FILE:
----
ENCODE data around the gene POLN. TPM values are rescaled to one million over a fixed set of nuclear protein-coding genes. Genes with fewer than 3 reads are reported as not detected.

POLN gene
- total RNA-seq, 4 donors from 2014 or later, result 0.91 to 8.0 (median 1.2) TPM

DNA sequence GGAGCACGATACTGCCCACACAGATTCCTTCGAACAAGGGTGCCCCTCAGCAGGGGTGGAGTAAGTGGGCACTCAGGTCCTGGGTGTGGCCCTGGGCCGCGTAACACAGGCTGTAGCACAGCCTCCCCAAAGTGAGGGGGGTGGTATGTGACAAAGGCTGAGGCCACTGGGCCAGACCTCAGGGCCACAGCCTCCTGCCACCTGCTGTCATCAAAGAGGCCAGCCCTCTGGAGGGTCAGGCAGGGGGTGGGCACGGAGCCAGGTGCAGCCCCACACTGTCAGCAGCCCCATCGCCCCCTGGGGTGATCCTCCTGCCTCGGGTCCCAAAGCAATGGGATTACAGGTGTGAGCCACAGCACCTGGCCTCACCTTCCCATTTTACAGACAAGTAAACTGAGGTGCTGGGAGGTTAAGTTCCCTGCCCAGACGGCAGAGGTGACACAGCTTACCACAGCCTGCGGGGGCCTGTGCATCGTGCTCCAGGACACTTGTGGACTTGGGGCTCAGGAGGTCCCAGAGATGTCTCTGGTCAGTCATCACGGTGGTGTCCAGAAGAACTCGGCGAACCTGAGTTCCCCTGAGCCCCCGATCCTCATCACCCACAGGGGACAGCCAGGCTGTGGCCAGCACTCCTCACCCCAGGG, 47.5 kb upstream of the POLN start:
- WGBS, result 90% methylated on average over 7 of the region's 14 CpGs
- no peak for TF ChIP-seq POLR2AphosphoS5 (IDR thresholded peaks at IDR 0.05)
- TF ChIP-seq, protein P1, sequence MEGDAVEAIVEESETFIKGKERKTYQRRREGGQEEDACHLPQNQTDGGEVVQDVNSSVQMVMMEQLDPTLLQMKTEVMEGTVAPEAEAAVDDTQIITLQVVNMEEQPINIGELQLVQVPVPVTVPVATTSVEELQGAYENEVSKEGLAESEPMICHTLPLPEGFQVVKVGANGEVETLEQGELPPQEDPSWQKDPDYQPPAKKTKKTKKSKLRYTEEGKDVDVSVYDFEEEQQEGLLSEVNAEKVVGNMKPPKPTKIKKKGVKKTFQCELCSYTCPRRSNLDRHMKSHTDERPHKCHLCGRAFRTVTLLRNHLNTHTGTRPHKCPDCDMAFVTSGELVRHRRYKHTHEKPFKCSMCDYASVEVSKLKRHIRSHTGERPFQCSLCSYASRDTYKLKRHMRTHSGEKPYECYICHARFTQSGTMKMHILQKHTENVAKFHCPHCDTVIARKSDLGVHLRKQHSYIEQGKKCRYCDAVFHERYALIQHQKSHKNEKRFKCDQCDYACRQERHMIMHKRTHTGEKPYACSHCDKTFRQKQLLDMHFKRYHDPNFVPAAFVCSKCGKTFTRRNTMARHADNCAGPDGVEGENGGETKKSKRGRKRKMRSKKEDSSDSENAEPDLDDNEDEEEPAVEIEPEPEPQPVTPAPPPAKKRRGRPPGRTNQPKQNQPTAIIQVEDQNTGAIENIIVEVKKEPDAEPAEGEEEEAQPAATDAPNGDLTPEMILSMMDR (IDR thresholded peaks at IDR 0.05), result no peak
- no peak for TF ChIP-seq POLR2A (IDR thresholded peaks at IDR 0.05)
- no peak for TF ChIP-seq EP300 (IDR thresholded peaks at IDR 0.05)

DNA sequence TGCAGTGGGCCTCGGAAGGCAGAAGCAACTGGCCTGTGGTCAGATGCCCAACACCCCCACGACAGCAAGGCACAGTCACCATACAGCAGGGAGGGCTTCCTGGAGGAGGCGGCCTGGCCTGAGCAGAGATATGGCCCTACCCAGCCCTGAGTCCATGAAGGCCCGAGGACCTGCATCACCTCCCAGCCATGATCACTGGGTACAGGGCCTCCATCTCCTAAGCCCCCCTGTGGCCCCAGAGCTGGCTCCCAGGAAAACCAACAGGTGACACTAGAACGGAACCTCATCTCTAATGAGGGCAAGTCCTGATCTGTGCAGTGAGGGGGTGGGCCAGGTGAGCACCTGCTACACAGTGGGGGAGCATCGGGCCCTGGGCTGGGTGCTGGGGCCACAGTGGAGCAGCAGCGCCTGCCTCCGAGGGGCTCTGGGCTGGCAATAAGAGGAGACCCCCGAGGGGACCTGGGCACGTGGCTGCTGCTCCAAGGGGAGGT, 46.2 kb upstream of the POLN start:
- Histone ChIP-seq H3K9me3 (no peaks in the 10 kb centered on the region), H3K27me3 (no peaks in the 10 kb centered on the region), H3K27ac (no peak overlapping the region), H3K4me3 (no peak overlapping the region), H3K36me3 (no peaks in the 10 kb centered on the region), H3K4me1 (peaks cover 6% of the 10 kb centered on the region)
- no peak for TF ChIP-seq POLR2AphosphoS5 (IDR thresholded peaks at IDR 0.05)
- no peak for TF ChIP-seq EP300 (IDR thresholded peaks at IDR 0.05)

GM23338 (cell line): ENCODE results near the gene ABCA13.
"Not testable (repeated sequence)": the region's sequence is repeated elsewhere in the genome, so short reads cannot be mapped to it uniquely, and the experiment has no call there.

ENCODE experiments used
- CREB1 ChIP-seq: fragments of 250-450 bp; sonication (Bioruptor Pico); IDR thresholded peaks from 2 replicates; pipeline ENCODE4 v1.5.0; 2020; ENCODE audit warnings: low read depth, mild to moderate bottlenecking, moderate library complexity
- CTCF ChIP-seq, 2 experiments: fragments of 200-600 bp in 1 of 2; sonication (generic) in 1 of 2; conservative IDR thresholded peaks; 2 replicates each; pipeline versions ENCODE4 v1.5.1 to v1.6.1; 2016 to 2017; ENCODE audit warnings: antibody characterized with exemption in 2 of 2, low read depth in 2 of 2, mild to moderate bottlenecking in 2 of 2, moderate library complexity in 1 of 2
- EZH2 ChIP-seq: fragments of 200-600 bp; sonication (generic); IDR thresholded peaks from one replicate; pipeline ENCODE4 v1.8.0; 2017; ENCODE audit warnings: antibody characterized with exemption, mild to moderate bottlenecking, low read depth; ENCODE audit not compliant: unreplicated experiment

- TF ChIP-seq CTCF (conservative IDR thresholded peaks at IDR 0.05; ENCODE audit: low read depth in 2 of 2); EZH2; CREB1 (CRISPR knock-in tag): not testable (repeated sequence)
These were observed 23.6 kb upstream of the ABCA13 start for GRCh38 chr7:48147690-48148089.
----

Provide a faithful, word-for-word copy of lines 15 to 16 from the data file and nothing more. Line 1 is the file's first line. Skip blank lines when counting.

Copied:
"Not testable (repeated sequence)": the region's sequence is repeated elsewhere in the genome, so short reads cannot be mapped to it uniquely, and the experiment has no call there.

ENCODE experiments used